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2019 Nissan Versa Note: New Car Review

If you’re looking for a low-priced small car that delivers great gas mileage and the latest infotainment options, check out the 2019 Nissan Versa Note. With its quirky styling and versatile hatchback design, the Versa Note offers more personality than the larger Versa sedan, yet its roomy interior is so big that four 6-footers can legitimately take a road trip in this car without compromise. There’s no other compact hatchback like it. If you’re willing to pay more, high-end Versa Note models are packed with cool items, including the innovative Divide-N-Hide cargo bay and Apple CarPlay and Android Auto compatibility.

What’s New for 2019?

Midway through 2018, Nissan upgraded the Versa Note with a 7-in color touchscreen audio system and rearview camera. For 2019, NissanConnect with SiriusXM, Apple CarPlay and Android Auto is made standard on the SV Special Edition and SR trims.

What We Like

An enormous back seat; good fuel economy with the continuously variable transmission (CVT); attractive styling; low base price; versatile Divide-N-Hide cargo area; available Apple CarPlay and Android Auto

What We Don’t

Steering wheel doesn’t telescope; sparsely equipped interior on cheaper models; so-so crash-test results; no heated side mirrors or navigation option; no driver-assist systems

How Much?


Fuel Economy

The front-wheel-drive Versa Note is powered by a 1.6-liter 4-cylinder engine rated at 109 horsepower and 107 lb-ft of torque. The only transmission is a CVT automatic, which helps the Versa Note attain an EPA-estimated 31 miles per gallon in the city, 39 mpg on the highway and 34 mpg in combined driving.

Options & Standard Features

The 2019 Versa Note comes as a 5-door hatchback in three trims: S, SV and SR.

The S ($16,545) includes a CVT automatic transmission, 15-in steel wheels, crank windows, manual door locks and 4-way manual front seats that lack height adjustment, even for the driver. Power mirrors, air conditioning, a 7-in touchscreen audio system with Bluetooth, Siri Eyes Free and an auxiliary input jack are standard, as are a rearview monitor and an active grille shutter that reportedly improves fuel economy.

The SV ($17,445) adds power windows and locks, as well as keyless entry, upgraded interior cloth upholstery, a height-adjustable driver’s seat with an armrest, cruise control, a USB/iPod input, Divide-N-Hide storage, a leather-wrapped steering wheel with audio controls and bright interior accents.

The SR ($19,255) adds suede seat accents, variable intermittent front wipers, Intelligent Key with push-button start, Easy Fill Tire Alert, Apple CarPlay and Android Auto, SiriusXM, a vehicle engine immobilizer, a rear-seat armrest with cup holders, SR badges, 16-in aluminum-alloy wheels, a sporty grille and front and rear fascias, dark headlight surrounds, fog lights and a rear spoiler.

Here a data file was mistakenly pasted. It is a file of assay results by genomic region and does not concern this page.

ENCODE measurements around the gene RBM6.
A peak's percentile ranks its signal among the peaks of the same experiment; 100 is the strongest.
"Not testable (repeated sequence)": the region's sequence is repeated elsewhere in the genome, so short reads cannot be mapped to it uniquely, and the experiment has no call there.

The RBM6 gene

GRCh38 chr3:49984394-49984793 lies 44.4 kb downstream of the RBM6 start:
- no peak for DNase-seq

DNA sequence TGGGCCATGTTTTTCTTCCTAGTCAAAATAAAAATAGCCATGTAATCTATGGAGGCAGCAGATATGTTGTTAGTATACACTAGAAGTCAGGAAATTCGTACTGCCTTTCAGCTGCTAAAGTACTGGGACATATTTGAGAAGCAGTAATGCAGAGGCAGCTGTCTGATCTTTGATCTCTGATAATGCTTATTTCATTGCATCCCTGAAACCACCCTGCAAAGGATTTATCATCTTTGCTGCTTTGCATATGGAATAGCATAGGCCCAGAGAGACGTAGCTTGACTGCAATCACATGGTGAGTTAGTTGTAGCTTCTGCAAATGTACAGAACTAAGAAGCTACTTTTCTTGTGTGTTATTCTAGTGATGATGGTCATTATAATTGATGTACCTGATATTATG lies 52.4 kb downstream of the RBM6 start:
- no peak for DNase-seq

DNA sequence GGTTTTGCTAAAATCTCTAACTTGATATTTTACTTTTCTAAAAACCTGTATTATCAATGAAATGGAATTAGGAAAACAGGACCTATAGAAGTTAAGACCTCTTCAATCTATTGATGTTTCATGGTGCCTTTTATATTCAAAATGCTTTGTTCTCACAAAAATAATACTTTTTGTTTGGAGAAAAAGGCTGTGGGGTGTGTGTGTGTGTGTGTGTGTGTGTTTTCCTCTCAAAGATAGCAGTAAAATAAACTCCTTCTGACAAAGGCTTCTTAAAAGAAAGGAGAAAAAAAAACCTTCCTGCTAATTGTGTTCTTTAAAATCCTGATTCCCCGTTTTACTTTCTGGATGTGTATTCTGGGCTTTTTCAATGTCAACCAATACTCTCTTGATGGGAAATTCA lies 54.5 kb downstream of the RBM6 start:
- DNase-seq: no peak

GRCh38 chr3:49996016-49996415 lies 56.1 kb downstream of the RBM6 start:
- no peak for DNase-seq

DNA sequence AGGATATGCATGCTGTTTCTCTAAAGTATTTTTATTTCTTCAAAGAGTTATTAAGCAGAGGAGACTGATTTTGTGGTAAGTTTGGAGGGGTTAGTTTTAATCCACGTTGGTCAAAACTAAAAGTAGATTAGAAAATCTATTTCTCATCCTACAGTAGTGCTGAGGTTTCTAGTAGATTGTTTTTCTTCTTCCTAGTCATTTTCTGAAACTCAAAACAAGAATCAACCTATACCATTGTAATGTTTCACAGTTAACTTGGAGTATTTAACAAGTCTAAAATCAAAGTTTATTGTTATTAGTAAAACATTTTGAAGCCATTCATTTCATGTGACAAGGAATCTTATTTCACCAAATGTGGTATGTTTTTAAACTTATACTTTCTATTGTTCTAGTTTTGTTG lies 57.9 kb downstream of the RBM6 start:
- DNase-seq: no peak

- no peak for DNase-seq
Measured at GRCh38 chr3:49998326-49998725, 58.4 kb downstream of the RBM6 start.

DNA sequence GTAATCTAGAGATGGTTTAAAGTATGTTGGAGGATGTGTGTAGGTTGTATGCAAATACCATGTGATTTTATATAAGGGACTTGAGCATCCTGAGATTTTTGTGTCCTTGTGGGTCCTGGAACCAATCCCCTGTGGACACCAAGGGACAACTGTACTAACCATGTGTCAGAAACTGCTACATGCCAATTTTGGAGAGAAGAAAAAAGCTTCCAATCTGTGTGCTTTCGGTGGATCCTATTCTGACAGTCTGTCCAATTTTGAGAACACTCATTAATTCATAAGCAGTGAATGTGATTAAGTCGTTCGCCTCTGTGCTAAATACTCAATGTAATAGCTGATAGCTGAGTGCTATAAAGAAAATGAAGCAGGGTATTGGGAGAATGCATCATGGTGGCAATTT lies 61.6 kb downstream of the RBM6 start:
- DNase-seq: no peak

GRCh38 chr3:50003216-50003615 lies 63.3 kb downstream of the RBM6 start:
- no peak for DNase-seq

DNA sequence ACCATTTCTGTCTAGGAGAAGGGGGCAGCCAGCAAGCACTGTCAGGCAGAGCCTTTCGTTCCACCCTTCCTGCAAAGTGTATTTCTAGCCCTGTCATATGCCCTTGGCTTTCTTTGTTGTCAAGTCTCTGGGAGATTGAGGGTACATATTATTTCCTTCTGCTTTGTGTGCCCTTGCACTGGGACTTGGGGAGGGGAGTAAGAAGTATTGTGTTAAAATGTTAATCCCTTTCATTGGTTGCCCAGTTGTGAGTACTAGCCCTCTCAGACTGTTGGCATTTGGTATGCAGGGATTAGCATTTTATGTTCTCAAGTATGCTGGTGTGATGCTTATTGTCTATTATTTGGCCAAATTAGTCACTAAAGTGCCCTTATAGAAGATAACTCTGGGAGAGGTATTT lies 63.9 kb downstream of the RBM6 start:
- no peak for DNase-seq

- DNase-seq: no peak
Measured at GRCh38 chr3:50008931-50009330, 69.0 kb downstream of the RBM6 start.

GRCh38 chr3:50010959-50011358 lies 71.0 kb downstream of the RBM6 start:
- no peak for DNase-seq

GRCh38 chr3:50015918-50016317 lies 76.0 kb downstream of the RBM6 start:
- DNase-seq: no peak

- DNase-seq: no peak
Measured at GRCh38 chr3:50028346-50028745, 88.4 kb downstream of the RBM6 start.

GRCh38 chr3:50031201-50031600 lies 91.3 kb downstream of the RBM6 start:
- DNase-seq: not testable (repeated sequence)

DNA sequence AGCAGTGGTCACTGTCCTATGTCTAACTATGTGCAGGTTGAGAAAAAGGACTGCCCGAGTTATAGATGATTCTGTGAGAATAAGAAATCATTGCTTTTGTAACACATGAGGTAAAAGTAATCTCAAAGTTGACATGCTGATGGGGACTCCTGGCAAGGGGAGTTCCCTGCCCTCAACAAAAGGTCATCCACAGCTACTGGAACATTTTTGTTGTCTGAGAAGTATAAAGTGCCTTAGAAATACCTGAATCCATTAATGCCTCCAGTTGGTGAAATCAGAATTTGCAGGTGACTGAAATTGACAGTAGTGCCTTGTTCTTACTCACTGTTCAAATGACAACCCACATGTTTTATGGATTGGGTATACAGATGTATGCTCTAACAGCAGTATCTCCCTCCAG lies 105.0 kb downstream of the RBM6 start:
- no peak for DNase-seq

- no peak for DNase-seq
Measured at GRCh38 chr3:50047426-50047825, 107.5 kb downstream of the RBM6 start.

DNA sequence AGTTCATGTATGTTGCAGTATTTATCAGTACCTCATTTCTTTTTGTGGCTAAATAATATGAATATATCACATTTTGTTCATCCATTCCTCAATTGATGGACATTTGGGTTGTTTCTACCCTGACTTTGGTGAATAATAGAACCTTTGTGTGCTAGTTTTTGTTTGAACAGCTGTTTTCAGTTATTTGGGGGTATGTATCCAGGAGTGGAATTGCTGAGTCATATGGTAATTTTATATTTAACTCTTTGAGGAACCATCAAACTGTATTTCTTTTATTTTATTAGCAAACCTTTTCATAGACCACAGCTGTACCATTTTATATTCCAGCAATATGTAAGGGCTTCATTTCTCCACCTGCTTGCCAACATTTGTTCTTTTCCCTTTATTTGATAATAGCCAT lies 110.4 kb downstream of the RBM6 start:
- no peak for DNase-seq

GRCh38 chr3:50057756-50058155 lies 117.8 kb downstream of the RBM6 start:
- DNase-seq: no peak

The SV Special Edition package adds Intelligent Key, push-button start, 15-in alloy wheels, fog lights, variable wipers, Apple CarPlay, Android Auto and SiriusXM.

Trunk space in the Versa Note measures a useful 21.4 cu ft. behind the rear seatbacks, and that number nearly doubles if you fold them down. Moreover, the available Divide-N-Hide storage system adds a concealed cargo-floor compartment with a cover that can be lowered or removed to facilitate serious hauling tasks. It’s a simple, yet effective system, and we’re surprised it took someone this long to dream it up.


The Versa Note comes standard with an antilock-braking system, stability control and six airbags (front, front-side and full-length side curtain).

The 2019 Versa Note received four stars out of five in government crash testing, including three stars for frontal impacts and four stars for side impacts.

Behind the Wheel

The 2019 Nissan Versa Note welcomes you with straightforward controls and good visibility all around. The steering wheel doesn’t telescope out, though, which is a potential deal breaker for long-legged drivers. Although the presence of manual windows and locks on the base S trim is a bit of a shock, we can’t fault the comprehensively equipped higher trim levels. Material quality is unremarkable by segment standards, but the panels in our test car seemed to be screwed together reasonably well. The 7-in color infotainment display really dresses up the Versa Note’s otherwise nondescript dashboard.

On the road, the Versa Note feels more substantial than its sub-2,500-lb curb weight would suggest. Credit goes in part to the well-tuned steering system, which is light in parking lots yet precise on the highway. There’s some road noise on coarse surfaces, but that’s to be expected at this price. While more power from the little 4-cylinder engine would be welcome, the Versa Note keeps up with traffic just fine. We haven’t always been fans of CVTs in 4-cylinder applications, but the Versa Note’s CVT is more responsive than most.

Other Cars to Consider

2019 Chevrolet Sonic — The Sonic has a tiny back seat compared to the Versa Note’s, but it’s more rewarding to drive, especially with the optional turbocharged engine.

2019 Ford Fiesta — Often overlooked, the Fiesta continues to be one of our favorites because it’s so fun to drive, especially in the ST trim.

2019 Honda Fit — The Honda Fit continues to stand alone as the versatility champ among small hatchbacks, offering SUV-like cargo capacity in a compact package. The Fit also offers Honda Sensing driver assist systems.

Used Hyundai Elantra — A 2013-2017 Hyundai Elantra offers more power, more room, more options and, if you purchase through a certified pre-owned program, a much better warranty.

Autotrader’s Advice

Our pick would be the SV. At just under $17,500, it’s a good value, and it has all the power and entertainment accessories expected in a modern vehicle.

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